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Bible Reflections View Comments

Don't Be Afraid of the Big Questions
By Diane M. Houdek
Source: Bringing Home the Word
Published: Sunday, March 9, 2014
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The German poet Rainer Maria Rilke wrote in his Letters to a Young Poet, “Live the questions now. Perhaps then, someday far in the future, you will gradually, without even noticing it, live your way into the answer.”

Rilke wasn’t talking about the questions we google every day. inquiries about facts and DIY projects and prescription drug side effects. Nor was he talking about the somewhat artificial Q&A of an interview, an advice column or a catechism. He was talking about the deep questions about who we are and what we’re here on earth to accomplish.

Jesus, though divine, was born into a fallen human world and had lived a life of questioning and being questioned from the moment of his conception. His mother asked the angel, “How can this be?” As Jesus grew, he questioned the elders in the temple, he questioned his parents and they questioned him. John the Baptist questioned Jesus when he came to him for baptism.
,br> It was probably no surprise that after forty days in the desert, he would be questioned once more. In our Gospel passage today, he’s being asked the difficult questions by Satan, the devil, the tempter. But surely Satan’s questions were no more challenging than the questions he had been asking himself about his ministry, his mission, his message. The questions of the desert would prepare him for a public life of questioning in the marketplace, in the temple and finally on the cross.

Jesus is able to respond to the questions of the Tempter because he knows the genuine love of God supported by a faith made strong in suffering, in need and in questioning.

Like Jesus, we must live both the struggle of the questions and the faith of the answers. Our temptations aren’t likely to come to us from a mysterious figure in a deserted place. But often they revolve around the same basic human drives: hunger, emotional security, safety, status, ambition.

Some lie awake too many nights wondering if they’ve made the right choices for their lives, their careers. Others question whether a successful position with a company engaged in questionable ethical practices is a compromise they’re willing to make. Many people fight against the demon of selfdoubt and insecurity, afraid they don’t deserve more than the bad hand they’ve been dealt in life.

Sometimes the questions themselves are coming from God, asking us to make life-giving changes in our lives. It’s the easy answers that are the temptation, the decisions that seem to bring happiness and success but are really driving us further away from our center.

The responses Jesus gives to his tempter are deeply rooted in the words of Scripture. He’s not rattling off memorized verses. He’s speaking out of a lived awareness of the power of the word of God. Lent is the perfect time to deepen our own immersion in Scripture. The story of God’s undying care for the people he has chosen as his own can mirror the stories of our own lives. Let the words wash over you. Let them speak to the situations and emotions of your daily life.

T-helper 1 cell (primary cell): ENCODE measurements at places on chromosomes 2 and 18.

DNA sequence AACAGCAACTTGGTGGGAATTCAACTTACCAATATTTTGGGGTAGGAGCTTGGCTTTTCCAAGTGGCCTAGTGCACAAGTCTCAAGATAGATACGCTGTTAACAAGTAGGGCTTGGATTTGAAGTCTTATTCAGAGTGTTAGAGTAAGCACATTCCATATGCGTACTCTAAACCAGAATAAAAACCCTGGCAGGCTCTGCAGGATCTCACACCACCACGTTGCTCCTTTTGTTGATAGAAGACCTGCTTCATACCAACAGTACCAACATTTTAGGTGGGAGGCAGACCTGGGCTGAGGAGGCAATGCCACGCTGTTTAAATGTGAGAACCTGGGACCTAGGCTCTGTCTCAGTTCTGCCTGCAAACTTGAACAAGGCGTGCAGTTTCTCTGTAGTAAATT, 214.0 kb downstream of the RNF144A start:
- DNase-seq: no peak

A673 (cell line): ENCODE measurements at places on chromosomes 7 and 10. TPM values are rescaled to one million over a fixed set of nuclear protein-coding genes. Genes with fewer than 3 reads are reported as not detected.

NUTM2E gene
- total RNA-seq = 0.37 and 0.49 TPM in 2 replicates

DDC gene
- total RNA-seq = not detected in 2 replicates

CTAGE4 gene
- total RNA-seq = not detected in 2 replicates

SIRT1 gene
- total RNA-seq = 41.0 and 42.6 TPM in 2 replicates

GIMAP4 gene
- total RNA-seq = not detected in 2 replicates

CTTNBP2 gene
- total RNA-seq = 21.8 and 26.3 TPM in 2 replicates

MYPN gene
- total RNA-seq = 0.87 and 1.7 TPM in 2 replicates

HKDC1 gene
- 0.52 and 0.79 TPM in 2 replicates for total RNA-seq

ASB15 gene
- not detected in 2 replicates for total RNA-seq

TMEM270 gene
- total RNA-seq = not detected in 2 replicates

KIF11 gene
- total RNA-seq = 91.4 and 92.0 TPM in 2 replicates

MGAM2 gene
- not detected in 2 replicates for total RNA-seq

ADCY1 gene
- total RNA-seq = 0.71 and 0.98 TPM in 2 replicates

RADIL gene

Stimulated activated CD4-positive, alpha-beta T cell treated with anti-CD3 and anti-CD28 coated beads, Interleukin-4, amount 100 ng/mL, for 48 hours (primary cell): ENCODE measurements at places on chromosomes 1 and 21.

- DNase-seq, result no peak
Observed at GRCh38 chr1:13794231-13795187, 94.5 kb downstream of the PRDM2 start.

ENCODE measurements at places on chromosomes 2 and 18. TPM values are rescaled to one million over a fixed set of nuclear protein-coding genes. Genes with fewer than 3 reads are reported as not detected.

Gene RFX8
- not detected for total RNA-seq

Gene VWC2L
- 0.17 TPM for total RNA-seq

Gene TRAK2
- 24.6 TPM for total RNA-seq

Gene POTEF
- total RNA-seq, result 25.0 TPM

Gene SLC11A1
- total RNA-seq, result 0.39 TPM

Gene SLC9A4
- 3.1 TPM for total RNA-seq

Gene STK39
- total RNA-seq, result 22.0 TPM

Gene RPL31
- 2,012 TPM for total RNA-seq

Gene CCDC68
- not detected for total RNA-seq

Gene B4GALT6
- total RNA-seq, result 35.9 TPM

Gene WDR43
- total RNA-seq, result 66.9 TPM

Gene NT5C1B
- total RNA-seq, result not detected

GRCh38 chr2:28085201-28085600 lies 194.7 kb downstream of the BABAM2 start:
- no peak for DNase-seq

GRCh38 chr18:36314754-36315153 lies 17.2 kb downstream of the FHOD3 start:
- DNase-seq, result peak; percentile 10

The Word has its own power to move us and inspire us and to remind us of God’s presence. It is this power that is, in the end, the answer.


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Thomas Aquinas: By universal consent, Thomas Aquinas is the preeminent spokesman of the Catholic tradition of reason and of divine revelation. He is one of the great teachers of the medieval Catholic Church, honored with the titles Doctor of the Church and Angelic Doctor. 
<p>At five he was given to the Benedictine monastery at Monte Cassino in his parents’ hopes that he would choose that way of life and eventually became abbot. In 1239 he was sent to Naples to complete his studies. It was here that he was first attracted to Aristotle’s philosophy. </p><p>By 1243, Thomas abandoned his family’s plans for him and joined the Dominicans, much to his mother’s dismay. On her order, Thomas was captured by his brother and kept at home for over a year. </p><p>Once free, he went to Paris and then to Cologne, where he finished his studies with Albert the Great. He held two professorships at Paris, lived at the court of Pope Urban IV, directed the Dominican schools at Rome and Viterbo, combated adversaries of the mendicants, as well as the Averroists, and argued with some Franciscans about Aristotelianism. </p><p>His greatest contribution to the Catholic Church is his writings. The unity, harmony and continuity of faith and reason, of revealed and natural human knowledge, pervades his writings. One might expect Thomas, as a man of the gospel, to be an ardent defender of revealed truth. But he was broad enough, deep enough, to see the whole natural order as coming from God the Creator, and to see reason as a divine gift to be highly cherished. </p><p>The <i>Summa Theologiae</i>, his last and, unfortunately, uncompleted work, deals with the whole of Catholic theology. He stopped work on it after celebrating Mass on December 6, 1273. When asked why he stopped writing, he replied, “I cannot go on.... All that I have written seems to me like so much straw compared to what I have seen and what has been revealed to me.” He died March 7, 1274.</p> American Catholic Blog We talk often about how we are God’s “hands and feet,” which is true. That being said, we can’t fall into the trap of thinking God needs us like we need Him. He’s God—which makes the reality that He wants to use us and be in a relationship with us an even sweeter, more profound truth.

 
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